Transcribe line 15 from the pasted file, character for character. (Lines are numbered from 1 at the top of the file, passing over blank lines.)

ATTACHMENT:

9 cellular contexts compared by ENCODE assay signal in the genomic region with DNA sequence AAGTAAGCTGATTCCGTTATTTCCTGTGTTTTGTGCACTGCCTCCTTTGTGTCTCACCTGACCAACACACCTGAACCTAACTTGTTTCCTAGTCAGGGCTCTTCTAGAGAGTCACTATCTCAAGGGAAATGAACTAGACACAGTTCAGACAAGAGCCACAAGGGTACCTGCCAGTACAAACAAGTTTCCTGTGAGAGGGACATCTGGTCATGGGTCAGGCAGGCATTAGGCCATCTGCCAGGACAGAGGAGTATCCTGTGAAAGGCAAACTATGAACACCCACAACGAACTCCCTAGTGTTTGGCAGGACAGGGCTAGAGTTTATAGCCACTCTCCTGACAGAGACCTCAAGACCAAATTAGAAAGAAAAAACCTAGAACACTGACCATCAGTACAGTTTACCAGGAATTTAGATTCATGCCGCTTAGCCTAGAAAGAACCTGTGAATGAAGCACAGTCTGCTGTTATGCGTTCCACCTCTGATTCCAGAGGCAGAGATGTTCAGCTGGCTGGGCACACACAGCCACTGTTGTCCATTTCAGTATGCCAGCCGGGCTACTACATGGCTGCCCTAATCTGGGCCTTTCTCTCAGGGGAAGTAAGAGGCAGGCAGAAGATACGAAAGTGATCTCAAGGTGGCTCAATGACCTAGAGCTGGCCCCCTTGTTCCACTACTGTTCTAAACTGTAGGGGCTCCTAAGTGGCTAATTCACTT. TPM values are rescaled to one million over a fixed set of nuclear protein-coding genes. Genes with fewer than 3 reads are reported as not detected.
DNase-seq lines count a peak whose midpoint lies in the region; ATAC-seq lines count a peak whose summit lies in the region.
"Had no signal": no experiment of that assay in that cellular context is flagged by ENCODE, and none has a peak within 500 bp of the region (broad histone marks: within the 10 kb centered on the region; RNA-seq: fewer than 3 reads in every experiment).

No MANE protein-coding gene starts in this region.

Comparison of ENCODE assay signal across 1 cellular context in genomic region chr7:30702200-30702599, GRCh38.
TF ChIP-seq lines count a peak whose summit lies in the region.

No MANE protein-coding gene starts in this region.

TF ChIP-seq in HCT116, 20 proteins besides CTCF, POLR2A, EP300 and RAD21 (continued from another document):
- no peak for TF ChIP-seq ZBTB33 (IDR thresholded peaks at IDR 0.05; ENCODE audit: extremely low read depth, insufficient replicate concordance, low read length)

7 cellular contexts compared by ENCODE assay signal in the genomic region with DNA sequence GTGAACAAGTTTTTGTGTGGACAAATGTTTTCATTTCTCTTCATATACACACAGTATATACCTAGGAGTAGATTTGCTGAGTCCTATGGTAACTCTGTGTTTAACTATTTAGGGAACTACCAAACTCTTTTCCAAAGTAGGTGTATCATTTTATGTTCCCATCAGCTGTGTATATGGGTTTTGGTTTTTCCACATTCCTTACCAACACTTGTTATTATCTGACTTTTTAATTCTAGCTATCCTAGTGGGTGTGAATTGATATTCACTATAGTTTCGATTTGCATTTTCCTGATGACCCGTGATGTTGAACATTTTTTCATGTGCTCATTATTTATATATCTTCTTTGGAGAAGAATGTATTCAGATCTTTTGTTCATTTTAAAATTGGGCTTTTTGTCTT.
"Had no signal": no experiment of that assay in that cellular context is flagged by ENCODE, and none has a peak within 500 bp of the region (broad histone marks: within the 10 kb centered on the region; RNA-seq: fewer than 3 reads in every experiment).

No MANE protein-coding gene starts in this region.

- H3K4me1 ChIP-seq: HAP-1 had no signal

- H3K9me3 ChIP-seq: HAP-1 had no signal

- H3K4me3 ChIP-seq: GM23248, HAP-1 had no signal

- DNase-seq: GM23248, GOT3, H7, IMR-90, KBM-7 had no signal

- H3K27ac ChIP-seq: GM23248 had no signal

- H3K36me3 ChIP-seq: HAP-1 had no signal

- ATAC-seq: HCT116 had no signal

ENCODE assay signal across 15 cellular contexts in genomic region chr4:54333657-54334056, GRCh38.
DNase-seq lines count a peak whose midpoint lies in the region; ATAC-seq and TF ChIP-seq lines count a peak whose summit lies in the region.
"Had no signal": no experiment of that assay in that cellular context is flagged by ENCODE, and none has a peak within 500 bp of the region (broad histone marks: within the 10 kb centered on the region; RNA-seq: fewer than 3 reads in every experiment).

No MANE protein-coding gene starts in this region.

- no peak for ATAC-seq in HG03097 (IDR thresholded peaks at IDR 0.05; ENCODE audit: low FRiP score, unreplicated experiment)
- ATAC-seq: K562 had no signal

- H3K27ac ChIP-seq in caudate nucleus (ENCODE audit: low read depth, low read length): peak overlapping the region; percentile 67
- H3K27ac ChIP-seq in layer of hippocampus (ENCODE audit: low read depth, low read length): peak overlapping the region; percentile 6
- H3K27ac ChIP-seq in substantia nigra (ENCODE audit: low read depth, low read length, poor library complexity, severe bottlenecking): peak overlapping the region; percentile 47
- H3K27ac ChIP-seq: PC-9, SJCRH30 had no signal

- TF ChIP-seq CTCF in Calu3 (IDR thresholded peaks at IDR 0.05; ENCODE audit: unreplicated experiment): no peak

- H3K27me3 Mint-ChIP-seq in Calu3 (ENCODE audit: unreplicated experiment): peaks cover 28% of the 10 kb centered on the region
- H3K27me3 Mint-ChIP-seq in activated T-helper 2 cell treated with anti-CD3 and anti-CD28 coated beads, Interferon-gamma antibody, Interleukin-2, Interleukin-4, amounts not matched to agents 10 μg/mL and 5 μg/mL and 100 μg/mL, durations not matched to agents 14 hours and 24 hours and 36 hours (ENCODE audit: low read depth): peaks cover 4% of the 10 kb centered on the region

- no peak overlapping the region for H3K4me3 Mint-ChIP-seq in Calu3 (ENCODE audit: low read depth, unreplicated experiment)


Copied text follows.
- H3K4me3 ChIP-seq: GM23248, HAP-1 had no signal